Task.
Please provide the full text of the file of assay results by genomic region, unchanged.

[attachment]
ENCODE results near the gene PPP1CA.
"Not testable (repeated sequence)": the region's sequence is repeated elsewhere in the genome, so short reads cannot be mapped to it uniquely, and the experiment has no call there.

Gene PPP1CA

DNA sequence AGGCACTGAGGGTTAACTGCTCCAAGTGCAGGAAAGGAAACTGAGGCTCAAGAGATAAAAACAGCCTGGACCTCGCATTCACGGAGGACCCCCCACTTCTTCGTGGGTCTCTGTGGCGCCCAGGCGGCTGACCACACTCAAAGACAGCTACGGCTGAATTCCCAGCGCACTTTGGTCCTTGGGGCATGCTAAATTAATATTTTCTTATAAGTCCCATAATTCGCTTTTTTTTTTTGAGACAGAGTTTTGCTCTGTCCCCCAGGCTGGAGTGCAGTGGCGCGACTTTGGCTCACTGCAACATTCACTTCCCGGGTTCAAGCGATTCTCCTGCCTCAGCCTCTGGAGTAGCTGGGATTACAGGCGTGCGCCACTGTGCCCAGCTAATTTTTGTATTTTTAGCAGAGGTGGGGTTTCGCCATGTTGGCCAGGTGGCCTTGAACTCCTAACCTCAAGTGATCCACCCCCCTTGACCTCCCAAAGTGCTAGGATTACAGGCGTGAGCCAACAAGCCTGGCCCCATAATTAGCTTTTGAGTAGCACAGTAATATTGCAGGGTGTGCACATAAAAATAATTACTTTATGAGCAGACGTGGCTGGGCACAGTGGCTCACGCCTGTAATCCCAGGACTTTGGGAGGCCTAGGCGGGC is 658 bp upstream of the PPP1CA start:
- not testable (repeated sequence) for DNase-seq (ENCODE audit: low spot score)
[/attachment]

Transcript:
ENCODE results near the gene PPP1CA.
"Not testable (repeated sequence)": the region's sequence is repeated elsewhere in the genome, so short reads cannot be mapped to it uniquely, and the experiment has no call there.

Gene PPP1CA

DNA sequence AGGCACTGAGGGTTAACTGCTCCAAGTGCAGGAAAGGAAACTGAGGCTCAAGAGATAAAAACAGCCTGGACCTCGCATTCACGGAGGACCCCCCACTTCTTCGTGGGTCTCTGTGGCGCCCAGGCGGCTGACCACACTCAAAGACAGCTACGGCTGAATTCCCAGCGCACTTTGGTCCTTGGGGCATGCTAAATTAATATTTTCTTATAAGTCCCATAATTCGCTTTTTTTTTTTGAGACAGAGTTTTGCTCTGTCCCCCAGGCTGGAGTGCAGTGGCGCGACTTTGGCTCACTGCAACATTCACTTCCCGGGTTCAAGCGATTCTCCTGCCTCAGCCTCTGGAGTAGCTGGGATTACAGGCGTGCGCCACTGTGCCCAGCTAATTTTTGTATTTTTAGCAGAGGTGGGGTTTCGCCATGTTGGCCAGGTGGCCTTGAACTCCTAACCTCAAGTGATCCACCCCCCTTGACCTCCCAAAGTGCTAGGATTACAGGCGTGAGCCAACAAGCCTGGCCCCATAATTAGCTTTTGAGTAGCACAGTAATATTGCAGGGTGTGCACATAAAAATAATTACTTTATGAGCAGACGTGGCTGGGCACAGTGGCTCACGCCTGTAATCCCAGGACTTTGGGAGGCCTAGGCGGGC is 658 bp upstream of the PPP1CA start:
- not testable (repeated sequence) for DNase-seq (ENCODE audit: low spot score)